The (in)applicability of "Euthyphro", part II

So: gods as moral arbiters is the question. We've tossed out Socrates' complaint against the Greek pantheon for its internal divisions and disagreements as inapt to the Christian God. What is pious is also not impious. What God loves, God does not also hate. Des that make it apt to say that piety is what is dear to God, and impiety what is loath to Him? Is this the idea of piety for us? Would we say it, even before we get to judging whether it is an apt idea? Is Barth saying it? I don't think so. But he also isn't saying the opposite, Socrates' position that, grammatically, we can distinguish what God loves from what is pious.

The ethical implications of dogmatics already imply that we have accepted a covenantal act from God which makes claims upon our lives. Or received, at any rate; it impinges upon us, and ethical implications fall out of that contact. We are responsible to it because we respond to it, and our ethos corresponds to it. We are the normal force of God's action upon creation, modulo the effects of sin as resistance and dissipation of force. Piety and justice are what accord with that act and its consequent duties. They are gospel obedience, the performance of Christ, the Word of God.

The good is not what God loves; it is what God does (II/2). The pious is beloved of God, but only as an attribute; it is what Christ does -- which is also who Christ is as the man of God (III/2, III/4).

We are not loved because of our goodness/beauty, nor are our actions. On the contrary, Christ alone is kalos k'agathos. As Socrates will object, God receives no benefit from our actions. As Barth says, we are in God's service, and that may be a critical twist on Euthyphro's suggestion that we serve the gods. "Piety is the part of justice concerned with attending to the gods." (I am tempted to say that justice therefore consists of leitourgia and diakonia.) And if that is indeed not benefit to God (even though I can easily do without the impassivity notion), but service of God, then it produces the thing which it is God's goal to produce. Euthyphro turns at this point, reverting to a notion of mutual benefit, of client-patron relationships which are inevitably evoked as analogies here. But it is a crasser notion of benefit, of exchange rather than of koinonia, patronage toward a purpose which the patron desires and the client pursues.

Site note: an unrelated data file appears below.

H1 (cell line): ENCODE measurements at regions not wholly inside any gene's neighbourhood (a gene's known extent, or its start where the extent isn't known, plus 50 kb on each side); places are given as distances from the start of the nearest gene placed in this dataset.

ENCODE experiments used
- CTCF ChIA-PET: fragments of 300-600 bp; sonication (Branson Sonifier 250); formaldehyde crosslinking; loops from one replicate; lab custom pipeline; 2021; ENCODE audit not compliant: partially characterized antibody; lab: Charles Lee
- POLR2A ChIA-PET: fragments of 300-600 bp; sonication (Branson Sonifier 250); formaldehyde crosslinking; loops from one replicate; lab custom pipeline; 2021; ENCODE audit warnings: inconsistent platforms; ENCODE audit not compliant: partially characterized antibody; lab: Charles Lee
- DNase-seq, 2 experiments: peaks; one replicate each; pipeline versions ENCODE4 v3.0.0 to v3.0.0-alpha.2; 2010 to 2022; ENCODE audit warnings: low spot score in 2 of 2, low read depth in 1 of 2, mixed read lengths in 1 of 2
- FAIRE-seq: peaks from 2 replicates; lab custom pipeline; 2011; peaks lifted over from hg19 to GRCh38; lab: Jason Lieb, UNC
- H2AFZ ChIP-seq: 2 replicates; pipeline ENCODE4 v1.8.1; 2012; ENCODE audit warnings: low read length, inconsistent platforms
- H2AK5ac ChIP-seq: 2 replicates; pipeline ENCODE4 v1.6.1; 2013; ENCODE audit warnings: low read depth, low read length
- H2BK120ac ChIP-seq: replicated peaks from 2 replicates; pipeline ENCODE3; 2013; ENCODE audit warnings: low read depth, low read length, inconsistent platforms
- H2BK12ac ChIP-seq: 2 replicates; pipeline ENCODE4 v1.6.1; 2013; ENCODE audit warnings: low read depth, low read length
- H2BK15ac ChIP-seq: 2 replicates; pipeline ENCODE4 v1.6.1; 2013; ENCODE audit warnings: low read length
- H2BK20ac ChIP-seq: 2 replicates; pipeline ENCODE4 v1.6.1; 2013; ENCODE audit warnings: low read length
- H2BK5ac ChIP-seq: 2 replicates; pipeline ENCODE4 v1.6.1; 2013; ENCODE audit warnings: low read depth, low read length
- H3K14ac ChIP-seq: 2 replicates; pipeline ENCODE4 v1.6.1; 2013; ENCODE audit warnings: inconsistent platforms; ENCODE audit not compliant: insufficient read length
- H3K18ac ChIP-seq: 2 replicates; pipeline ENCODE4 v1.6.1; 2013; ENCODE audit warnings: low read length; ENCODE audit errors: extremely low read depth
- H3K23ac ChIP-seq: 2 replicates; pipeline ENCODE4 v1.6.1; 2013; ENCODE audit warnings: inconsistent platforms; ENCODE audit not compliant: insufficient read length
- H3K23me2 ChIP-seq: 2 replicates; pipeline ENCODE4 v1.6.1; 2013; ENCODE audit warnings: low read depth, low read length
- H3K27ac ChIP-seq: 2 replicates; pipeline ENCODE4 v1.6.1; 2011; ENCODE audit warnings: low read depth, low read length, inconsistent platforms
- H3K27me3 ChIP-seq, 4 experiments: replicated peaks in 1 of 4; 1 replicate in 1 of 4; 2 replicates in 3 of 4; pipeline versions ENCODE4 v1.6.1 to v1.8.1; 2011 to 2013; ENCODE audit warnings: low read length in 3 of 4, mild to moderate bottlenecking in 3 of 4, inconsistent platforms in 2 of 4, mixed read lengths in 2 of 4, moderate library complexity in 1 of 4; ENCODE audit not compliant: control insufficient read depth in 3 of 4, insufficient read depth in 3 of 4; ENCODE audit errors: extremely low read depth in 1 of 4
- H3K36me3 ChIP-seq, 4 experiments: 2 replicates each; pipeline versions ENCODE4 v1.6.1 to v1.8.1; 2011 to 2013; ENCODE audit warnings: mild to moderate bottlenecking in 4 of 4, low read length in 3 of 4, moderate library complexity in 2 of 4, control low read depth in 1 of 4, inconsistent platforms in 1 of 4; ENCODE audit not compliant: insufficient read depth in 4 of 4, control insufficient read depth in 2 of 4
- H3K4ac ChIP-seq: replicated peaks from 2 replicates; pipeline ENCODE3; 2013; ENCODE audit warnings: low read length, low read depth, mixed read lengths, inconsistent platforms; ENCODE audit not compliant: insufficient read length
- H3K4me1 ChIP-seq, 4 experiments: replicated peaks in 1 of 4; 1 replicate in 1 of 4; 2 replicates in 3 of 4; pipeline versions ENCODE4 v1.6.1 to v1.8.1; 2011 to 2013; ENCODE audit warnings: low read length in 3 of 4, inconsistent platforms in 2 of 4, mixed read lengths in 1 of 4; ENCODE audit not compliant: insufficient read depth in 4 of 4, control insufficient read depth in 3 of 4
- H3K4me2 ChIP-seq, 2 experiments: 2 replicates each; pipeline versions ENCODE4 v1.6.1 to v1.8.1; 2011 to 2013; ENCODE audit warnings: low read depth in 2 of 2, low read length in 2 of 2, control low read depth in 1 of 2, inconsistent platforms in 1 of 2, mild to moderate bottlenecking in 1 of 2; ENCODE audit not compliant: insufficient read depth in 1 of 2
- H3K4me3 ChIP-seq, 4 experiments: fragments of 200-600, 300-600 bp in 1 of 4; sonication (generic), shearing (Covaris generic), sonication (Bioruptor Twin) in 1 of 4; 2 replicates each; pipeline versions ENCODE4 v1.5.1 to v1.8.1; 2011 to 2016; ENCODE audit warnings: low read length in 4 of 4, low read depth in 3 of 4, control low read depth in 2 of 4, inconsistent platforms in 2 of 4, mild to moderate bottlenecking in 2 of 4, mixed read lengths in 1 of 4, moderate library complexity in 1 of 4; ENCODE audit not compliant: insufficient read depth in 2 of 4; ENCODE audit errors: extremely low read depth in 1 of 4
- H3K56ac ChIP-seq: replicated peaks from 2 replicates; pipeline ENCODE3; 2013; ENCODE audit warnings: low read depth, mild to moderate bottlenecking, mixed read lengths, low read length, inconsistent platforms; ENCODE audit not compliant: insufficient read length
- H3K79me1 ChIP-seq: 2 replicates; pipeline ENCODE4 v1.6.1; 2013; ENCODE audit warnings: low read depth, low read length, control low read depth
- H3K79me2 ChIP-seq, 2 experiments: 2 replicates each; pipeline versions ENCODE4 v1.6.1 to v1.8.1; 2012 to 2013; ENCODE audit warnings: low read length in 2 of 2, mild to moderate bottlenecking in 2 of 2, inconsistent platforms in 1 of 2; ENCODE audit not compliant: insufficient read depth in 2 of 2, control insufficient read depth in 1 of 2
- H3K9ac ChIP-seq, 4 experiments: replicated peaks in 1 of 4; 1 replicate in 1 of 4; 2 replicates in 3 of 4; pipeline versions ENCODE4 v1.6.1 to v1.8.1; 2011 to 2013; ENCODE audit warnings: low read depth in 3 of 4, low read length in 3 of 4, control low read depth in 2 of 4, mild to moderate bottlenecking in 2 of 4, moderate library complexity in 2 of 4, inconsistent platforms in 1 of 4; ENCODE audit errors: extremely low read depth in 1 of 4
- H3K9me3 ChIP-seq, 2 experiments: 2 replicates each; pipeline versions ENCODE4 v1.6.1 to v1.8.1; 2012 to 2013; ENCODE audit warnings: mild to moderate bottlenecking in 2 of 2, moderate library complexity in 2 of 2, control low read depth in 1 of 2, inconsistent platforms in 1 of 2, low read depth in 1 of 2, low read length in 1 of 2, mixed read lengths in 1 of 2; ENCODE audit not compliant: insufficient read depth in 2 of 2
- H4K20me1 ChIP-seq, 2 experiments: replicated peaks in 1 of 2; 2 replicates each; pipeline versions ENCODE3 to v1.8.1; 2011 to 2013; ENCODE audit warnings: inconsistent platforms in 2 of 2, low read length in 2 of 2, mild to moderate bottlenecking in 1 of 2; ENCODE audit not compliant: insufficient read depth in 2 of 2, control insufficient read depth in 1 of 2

We have wandered afield here from the command of God, which may be Socrates' point. To the extent that we believe in a notion of receiving the Word of God as ethical command, rather than attempting to self-derive our ethics from religious sources, we must insist on an Euthyphrian point rather than a Socratic one. But we cannot be so ignorant about it as Euthyphro himself.

Is this "the Euthyphro dilemma" as typically posed? The notion that if ethics is what God says it is, then it could be anything? I still think the answer to that question lies in the particularity of the deity in question. A generic, hypothetical deity could indeed command anything, because there is no character involved. Socrates clearly and typically disbelieves in the Greek pantheon, but the only way to do ethics from such disbelief is to posit a non-theological ethos. The Christian atheist will likewise be obliged to ethics on a priori principles, because s/he disagrees with the nature of the Christian God as moral arbiter. But the commands of this God are not unknown, or of unknown provenance or type, to either side, even if determining appropriate application of the Word of God to the situation requires serious and sustained engagement. That would be the question of what the command of God is, and how you know which action to take in a given situation. It presumes the metaphysics Socrates will not concede, and which cannot be proven to him. Two believers may debate the rightness of a course of action on Barthian grounds, just as Euthyphro might have a very different debate with a like-minded henotheist. A believer and a nonbeliever familiar with the deity in question might debate the justification of a given action, as well. But the modern, theistic "Euthyphro dilemma" or "Euthyphro objection" involves none of these. It attempts neither to discuss metaphysics, nor to presume a common metaphysic and discuss judgments, but rather to judge a metaphysic by voiding its contents and pretending nothing substantial has changed.

Barth's answer to "Euthyphro" is Anselmian. The goal of dogmatic theology is not apologetics, as though theology were incredible tout court; it is catechesis, the making-credible of the system of beliefs in order that they may be useful to the believer on their own grounds. Gaunilo may be a fool, but he isn't an atheist. The Church Dogmatics isn't for convincing the unbeliever. Barth's best answer to the sort of atheism that insists that the faith is self-contradictory and inconsistent is the demonstration of its internal self-consistency, and that means ethics right down the line as consequent of the substance of belief. You may argue whether the result is what the church actually demonstrates, and Barth will not disagree with you there. Dogmatics also judges the church in its failures. You may argue about Barth's "failure" to provide a codification, casuistic or otherwise, of normative behaviors. I think that's a feature, in the Nietzschean sense of ethics. But you cannot argue that what the Word of God means for human actions has not been explained, or that the command of God remains morally ambiguous and undefined. You may disagree with it, you may disavow it, you may ignore it, but it is not subject to the "Euthyphro dilemma" as commonly framed. The dilemma is to choose God, on the one hand, or your own ethos, on the other.


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